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8 Helpful Ways To Support The Black Lives Matter Movement

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How To Support Black Lives Matter Movement & Protests To Fight Against Racism

We shouldn’t need to see a black man die in order to take a stand against racism, but as history continues to repeat itself, we must mobilize in order to end racism and police brutality.

Protests in response to the death of George Floyd have incited many to get behind the Black Lives Matter Movement and challenge systemic racism in America.

What is Black Lives Matter?

The Black Lives Matter Movement is an organization originally established in 2012 after the killing of Trayvon Martin, and George Zimmerman’s subsequent acquittal. It seeks to reform the power structures that consistently oppress black people.

Now, more than ever, it's important to get behind this movement and bring an end to racial inequality.

Here’s how to support Black Lives Matter now and forever, beyond just posting the #BlackLivesMatter hashtag.

RELATED: It's Not Black People's Job To Solve Racism

1. Educate yourself.

Knowledge is power and the first step to overcoming issues is understanding them.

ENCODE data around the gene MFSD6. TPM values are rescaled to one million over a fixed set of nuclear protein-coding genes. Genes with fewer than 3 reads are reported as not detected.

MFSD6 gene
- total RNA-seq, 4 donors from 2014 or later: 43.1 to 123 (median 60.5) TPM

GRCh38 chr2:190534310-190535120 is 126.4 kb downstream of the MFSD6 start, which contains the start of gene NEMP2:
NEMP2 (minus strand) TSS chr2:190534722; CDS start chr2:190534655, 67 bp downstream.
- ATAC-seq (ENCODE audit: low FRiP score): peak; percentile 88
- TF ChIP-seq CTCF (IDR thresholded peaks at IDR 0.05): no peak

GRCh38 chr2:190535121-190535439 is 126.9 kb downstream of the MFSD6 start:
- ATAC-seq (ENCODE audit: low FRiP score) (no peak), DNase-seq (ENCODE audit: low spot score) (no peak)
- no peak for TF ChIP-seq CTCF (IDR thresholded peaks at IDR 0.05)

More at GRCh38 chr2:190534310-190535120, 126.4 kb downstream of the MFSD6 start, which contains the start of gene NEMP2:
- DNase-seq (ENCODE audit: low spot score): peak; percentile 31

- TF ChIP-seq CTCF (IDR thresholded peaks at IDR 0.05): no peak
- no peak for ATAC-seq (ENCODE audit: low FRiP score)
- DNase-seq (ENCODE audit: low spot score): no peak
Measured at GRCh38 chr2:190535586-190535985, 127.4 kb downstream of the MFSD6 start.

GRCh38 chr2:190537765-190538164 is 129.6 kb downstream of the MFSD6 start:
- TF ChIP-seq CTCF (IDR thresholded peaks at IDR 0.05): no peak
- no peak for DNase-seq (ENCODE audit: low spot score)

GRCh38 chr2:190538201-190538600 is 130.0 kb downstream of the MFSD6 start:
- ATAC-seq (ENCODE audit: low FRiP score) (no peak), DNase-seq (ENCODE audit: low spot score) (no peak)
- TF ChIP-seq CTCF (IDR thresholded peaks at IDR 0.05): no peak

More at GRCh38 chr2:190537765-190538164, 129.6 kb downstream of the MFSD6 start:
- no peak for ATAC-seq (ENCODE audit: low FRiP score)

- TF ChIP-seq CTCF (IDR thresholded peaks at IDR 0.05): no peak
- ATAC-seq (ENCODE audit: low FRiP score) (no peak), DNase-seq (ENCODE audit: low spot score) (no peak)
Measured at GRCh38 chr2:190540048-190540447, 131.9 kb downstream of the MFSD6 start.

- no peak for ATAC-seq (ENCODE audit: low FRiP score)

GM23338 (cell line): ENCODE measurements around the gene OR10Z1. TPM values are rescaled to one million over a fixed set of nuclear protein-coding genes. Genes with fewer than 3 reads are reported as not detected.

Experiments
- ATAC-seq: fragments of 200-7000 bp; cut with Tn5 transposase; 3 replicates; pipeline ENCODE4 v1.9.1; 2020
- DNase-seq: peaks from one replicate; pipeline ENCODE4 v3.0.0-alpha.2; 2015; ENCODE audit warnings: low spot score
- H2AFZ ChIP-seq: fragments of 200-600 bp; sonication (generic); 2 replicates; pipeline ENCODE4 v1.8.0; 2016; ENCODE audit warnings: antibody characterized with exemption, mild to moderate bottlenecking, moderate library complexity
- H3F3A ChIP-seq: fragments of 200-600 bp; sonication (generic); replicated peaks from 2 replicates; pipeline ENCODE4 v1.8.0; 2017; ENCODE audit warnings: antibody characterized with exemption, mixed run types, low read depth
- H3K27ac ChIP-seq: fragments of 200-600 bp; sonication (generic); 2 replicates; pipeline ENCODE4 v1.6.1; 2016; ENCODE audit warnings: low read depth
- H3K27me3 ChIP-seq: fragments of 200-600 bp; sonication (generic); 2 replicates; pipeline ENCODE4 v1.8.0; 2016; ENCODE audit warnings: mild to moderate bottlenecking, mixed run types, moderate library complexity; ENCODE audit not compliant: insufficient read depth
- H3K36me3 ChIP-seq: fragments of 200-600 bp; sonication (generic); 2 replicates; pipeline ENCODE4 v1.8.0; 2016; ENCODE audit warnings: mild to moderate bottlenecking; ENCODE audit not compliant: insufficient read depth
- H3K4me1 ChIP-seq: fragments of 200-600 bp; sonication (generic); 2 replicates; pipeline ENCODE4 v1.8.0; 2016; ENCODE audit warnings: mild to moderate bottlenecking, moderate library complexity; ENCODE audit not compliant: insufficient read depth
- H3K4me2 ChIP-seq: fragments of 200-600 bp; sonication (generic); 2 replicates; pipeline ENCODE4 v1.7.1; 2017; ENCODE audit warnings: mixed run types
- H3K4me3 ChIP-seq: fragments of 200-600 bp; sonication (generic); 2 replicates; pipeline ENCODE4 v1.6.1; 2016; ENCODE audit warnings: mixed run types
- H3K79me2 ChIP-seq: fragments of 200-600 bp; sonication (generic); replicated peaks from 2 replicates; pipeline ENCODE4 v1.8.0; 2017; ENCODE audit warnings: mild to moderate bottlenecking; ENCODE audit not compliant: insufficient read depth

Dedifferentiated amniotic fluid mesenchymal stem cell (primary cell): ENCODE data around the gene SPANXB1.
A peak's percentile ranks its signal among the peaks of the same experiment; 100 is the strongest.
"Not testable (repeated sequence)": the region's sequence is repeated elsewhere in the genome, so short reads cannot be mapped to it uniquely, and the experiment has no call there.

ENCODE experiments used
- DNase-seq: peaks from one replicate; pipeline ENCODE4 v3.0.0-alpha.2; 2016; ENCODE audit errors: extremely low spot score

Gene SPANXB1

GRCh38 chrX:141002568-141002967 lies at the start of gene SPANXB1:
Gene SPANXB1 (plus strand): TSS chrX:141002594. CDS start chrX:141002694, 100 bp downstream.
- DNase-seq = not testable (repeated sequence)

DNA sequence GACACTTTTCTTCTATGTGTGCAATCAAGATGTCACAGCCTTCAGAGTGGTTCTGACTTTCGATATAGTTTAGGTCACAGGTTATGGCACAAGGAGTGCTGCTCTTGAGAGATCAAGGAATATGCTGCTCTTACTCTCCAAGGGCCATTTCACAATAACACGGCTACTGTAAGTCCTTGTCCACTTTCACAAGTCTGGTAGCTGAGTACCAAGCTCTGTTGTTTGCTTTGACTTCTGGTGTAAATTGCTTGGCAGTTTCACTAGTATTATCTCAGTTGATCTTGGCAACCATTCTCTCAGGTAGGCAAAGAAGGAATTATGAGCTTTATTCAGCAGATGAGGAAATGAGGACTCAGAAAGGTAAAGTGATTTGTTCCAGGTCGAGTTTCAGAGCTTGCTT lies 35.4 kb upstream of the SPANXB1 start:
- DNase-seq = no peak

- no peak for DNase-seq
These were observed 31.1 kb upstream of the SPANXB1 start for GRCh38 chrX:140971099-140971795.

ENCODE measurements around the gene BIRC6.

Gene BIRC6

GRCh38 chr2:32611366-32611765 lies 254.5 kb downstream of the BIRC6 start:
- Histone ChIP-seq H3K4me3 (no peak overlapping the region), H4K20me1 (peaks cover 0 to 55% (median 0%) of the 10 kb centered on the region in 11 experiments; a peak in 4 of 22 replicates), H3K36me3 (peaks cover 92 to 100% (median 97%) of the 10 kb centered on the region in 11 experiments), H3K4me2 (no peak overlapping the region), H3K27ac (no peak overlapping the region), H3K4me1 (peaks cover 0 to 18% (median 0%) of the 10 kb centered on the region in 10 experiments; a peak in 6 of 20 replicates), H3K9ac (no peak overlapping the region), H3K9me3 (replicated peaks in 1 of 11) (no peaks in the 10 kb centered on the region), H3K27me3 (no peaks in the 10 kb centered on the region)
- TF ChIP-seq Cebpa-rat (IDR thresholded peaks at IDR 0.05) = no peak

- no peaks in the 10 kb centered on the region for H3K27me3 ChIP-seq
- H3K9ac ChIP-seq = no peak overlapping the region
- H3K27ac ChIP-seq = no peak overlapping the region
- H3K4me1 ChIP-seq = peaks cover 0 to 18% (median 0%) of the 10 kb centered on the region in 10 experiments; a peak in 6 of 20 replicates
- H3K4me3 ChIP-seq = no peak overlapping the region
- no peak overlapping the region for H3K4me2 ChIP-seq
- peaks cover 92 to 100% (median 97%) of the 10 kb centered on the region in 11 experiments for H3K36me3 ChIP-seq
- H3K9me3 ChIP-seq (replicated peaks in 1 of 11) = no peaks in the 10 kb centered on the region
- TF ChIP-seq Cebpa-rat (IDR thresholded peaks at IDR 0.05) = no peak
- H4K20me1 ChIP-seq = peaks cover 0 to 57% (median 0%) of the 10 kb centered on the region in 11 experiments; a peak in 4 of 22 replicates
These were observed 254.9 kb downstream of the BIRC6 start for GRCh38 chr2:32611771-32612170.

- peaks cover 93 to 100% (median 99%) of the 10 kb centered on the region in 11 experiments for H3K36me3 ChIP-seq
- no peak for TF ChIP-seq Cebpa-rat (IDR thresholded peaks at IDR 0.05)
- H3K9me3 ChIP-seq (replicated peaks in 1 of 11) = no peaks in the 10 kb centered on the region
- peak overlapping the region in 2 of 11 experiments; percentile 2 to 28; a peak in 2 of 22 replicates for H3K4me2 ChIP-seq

Even though conversations around racism are at the forefront of our news today, they’re part of a long history of injustice that has been going on for centuries. Understanding the variety of ways in which the Black community are targets of prejudice and discrimination is essential to tackling racial inequality.

Read books, essays, and articles. Watch films and documentaries. Listen to Black activists, speak to Black communities, and learn how you might be contributing to the problem and how you can stop.

2. Acknowledge your privilege.


A post shared by @rizosgene on Jun 2, 2020 at 2:14pm PDT

If you're a non-black person, you must understand that you will never fully understand the struggle this group faces.

Acknowledging the privileges you’ve been afforded because of your race will help you better understand how minorities suffer because of systemic racism.

Use your privilege to make active changes in spaces you may have access to that black people are excluded from. For example, fight for more diversity in your workplace or school faculty. 

RELATED: What White Parents Must Teach Our Kids About George Floyd, Christian Cooper & Ongoing Racism In America

3. Elevate the voices of the Black community.

For too long, the voices of the Black community have been silenced by oppressive forces.

Regardless of your race, look to members of the Black community for guidance and information on how to counteract racism.

If you’re a non-black person, use your voice, but do not speak over the people you are trying to help. Share posts of Black activists, listen to speeches by people who have actually experienced racism, and highlight these experiences rather than your own. 

4. Donate.

Making monetary contributions to the Black Lives Matter Movement allows activists to allocate funds where they are needed and push for change more effectively. Here are a few to consider dontating to:

  • Black Lives Matter: You can donate directly to the Black Lives Matter movement, which seeks to end white supremacy.